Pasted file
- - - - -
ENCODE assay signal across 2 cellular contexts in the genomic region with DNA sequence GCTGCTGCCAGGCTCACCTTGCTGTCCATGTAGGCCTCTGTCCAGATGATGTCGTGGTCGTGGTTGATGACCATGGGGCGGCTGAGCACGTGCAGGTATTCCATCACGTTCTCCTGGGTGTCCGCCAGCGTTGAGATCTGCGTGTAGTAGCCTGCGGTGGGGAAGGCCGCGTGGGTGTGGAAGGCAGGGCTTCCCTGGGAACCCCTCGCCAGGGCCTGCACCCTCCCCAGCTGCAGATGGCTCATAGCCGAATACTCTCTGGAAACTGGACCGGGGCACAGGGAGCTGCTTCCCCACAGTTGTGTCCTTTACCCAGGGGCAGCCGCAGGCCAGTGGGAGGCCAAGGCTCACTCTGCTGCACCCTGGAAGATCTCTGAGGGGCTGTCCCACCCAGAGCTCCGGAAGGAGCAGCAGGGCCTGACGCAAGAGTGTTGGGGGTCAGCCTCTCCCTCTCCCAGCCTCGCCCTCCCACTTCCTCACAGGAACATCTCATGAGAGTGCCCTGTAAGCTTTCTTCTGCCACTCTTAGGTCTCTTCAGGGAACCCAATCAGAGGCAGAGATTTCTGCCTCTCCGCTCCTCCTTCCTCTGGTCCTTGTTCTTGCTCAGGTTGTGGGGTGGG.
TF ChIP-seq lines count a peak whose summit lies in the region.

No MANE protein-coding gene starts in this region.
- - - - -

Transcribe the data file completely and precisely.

ENCODE assay signal across 2 cellular contexts in the genomic region with DNA sequence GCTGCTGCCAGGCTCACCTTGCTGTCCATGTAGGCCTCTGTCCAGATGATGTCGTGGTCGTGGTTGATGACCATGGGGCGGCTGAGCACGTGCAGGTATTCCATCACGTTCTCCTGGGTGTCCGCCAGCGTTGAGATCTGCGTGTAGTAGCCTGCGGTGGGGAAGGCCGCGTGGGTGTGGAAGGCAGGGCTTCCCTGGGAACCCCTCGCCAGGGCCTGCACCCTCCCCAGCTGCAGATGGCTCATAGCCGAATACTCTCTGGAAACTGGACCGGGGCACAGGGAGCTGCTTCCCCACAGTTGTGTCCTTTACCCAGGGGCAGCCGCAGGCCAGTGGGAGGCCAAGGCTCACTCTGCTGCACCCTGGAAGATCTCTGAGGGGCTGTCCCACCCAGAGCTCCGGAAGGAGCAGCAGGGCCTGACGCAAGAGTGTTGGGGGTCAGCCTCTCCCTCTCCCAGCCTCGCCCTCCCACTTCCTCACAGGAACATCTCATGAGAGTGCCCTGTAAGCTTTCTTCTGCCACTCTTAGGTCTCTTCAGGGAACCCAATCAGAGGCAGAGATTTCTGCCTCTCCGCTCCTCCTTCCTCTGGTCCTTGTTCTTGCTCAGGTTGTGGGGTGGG.
TF ChIP-seq lines count a peak whose summit lies in the region.

No MANE protein-coding gene starts in this region.